YouTube Censorship Gives All Users the Power to Censor

A little over a week ago, I went into our YouTube channel with strategies to upload a brand new avi. But before I could do so, I was smacked with a warning. Our short naturist promo movie was reported by a user, reviewed by a YouTube admin (I think) and taken down for breaking the Terms of Use. It had been up for 3 years and had over 200,000 views.
The violating avi:
YouTube has become so huge, they have basically lost control over their content. With thousands of videos uploaded daily, it becomes impossible to locate, review and remove every single delinquent movie. So what’s their alternative?
YouTube now relies on users to report videos that violate their terms of use. Put simply, users now have the power to decide what is and isn’t too obscene for YouTube. It does not matter if the avi has been on the site for years and accumulated hundreds of thousands or even millions of views. It does not even matter if the report is reviewed by a YouTube admin, who presumably makes the final decision on leaving it up or removing it. Because, were it not for that one user who reported the avi, it would still be sitting on YouTube getting more viewpoints.
All it takes is one offended audience and a couple of clicks, and the mp4 is gone.
In a video on how you can censor flag content, YouTube actually explains how the users are at present responsible for helping monitor content. Though they refer folks to their (vague and practically worthless) community guidelines, in this video they state, “That Is why we rely on our community of over 280 million individuals to help flag content they consider is inappropriate. The YouTube flag is the most significant tool for telling us about content you think shouldn’t appear on YouTube.”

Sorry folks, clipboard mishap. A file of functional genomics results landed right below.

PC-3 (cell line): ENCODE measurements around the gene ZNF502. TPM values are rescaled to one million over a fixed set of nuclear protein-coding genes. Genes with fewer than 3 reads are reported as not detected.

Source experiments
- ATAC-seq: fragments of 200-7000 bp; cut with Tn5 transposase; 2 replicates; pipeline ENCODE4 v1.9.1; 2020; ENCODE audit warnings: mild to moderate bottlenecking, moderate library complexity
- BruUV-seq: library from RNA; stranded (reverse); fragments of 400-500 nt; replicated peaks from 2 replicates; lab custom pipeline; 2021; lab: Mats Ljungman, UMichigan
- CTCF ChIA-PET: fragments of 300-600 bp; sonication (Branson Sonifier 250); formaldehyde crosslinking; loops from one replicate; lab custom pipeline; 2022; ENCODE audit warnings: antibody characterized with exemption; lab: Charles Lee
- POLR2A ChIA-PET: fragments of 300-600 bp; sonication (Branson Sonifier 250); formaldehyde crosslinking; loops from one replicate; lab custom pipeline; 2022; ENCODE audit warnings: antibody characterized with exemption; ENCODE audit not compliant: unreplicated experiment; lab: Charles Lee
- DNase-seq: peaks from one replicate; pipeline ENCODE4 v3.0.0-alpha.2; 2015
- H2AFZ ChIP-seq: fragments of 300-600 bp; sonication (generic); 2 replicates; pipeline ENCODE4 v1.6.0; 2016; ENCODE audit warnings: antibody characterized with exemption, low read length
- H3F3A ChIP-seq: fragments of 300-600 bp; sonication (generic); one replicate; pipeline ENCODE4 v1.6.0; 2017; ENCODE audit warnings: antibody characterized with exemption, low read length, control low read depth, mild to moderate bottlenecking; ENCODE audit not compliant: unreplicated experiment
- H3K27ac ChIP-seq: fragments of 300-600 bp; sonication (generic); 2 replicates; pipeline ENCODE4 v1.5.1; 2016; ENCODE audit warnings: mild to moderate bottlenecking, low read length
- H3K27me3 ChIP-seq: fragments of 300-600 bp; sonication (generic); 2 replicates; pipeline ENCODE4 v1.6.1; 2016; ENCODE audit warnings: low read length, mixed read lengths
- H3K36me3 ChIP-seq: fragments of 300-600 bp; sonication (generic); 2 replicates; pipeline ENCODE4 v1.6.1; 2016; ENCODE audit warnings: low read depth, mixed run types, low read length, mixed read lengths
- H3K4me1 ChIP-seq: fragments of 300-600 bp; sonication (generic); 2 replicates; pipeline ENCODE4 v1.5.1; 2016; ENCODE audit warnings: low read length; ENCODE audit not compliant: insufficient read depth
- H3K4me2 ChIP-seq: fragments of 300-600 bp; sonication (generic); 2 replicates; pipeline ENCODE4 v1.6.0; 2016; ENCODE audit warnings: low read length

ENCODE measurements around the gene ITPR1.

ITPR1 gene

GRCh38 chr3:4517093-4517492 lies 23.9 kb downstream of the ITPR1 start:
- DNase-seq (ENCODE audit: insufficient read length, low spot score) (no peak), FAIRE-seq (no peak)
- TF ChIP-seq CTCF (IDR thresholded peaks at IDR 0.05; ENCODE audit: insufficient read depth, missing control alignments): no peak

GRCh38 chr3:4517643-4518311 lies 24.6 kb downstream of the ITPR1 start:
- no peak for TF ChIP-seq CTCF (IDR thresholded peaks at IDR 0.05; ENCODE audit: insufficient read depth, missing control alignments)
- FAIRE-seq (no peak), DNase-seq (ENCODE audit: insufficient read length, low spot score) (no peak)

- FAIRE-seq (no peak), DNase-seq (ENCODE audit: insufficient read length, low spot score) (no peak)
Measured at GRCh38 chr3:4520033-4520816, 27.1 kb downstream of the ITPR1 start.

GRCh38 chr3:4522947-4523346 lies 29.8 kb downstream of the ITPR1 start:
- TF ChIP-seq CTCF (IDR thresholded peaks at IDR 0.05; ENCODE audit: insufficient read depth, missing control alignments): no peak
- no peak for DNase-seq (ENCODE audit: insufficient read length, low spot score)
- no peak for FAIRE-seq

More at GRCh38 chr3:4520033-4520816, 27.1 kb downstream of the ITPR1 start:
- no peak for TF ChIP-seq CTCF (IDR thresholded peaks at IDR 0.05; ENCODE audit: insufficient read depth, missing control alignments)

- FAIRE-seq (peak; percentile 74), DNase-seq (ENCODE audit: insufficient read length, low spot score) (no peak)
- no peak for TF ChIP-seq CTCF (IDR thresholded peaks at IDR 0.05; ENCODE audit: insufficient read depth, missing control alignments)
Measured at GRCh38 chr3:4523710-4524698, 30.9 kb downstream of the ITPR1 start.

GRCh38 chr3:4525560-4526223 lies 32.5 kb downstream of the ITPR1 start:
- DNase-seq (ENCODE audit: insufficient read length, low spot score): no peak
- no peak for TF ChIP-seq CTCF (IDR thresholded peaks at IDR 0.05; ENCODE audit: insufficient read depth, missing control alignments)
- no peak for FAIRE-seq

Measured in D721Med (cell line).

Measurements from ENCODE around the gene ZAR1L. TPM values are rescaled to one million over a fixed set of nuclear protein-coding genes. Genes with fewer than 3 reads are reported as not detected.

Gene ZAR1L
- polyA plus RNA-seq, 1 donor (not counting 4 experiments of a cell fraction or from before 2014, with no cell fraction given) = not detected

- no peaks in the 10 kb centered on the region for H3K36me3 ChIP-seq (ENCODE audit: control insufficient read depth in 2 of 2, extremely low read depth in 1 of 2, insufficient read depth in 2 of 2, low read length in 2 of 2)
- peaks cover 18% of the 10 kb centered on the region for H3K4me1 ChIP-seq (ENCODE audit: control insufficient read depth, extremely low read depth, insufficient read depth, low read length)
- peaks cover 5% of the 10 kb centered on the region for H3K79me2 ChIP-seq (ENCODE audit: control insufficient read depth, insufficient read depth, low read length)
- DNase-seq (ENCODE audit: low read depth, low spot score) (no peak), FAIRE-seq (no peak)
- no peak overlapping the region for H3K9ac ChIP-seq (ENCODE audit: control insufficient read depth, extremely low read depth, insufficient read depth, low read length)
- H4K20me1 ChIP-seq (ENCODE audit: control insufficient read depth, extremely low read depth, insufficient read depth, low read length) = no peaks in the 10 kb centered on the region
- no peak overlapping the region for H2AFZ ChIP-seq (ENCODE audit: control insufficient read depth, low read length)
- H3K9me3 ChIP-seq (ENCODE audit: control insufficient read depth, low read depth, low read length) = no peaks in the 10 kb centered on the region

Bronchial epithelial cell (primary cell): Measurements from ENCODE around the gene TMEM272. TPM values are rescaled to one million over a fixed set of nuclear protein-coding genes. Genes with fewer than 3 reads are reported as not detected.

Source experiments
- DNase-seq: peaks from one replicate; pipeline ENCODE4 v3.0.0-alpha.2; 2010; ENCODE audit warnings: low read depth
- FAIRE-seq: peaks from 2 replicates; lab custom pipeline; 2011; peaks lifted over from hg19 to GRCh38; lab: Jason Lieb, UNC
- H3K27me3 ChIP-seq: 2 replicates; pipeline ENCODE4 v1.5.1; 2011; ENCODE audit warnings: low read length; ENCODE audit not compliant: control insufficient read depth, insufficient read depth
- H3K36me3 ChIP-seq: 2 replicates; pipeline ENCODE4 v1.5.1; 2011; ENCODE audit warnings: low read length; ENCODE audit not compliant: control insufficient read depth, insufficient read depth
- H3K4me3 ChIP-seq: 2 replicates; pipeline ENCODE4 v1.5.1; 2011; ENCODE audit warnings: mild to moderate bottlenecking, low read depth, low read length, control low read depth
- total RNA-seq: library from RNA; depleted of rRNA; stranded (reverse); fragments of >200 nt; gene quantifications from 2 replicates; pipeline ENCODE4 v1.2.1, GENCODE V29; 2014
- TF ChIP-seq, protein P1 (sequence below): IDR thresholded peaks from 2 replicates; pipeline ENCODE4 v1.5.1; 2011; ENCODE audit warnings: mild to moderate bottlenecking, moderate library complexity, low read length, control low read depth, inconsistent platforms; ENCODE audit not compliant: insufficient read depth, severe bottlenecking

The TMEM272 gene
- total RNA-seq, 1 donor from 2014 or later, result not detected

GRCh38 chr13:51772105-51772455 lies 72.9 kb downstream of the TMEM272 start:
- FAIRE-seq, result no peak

(They’ve a new, shorter version of this howto mp4, but I find the old one is inadvertently more honest.)
So YouTube is basically like, “well our website is so vast, we are just going to hand off this observation responsibility thing to our 280 million users!” Quite sneaky, YouTube! In the mind of the user, YouTube would now appear much less answerable for what seems on the site. Additionally, it empowers users to act on inappropriate content, gives them a sense of duty to help monitor content and gives folks a simple button to click when they see something which offends them (whether it breaks the terms of use or not).
So we are supposed to consider that 280 million people, and YouTube reviewers, are capable of equally applying some obscure community guidelines to report improper content. Or if not the guidelines, they can just report content based on what they believe. Solid plan, right? What could possibly FAIL?
So what happens if a clip was really unjustly removed? In the case of our movie, I could not locate any method to appeal it. It’s like they just took that choice away, and it was a done deal. So we’re stuck with a 6-month strike, whether it was warranted or not.

Several months past, I’d created a parody “Facebook Look Back” clip to make a point about Facebook censorship. Ironically, it got reported and censored on YouTube. I could appeal http://zykad.com , but my appeal was rejected. This is why it’s so comical which they state “we support free speech” in the flagging video above.
This censorship is absolutely idiotic. I presumed Facebook was the evil empire of Internet censorship, but Google (Google possesses YouTube) is worse.
Why was our clip removed? It violated their policy on nudity and sex. I will only presume the violating part was the two bare female breasts.
Here’s what family nudist pics say in their Community Guidelines on Sex and Nudity:
“Most nudity isn’t allowed, particularly if it is in a sexual context. Normally if a avi is meant to be sexually provocative, it is not as likely to be adequate for YouTube. There are exceptions for some educational, documentary, scientific, and artistic content, but only if that is the single reason for the movie and it’s also not gratuitously graphical. For instance, a documentary on breast cancer would be suitable, but posting clips out of context from the documentary mightn’t be.”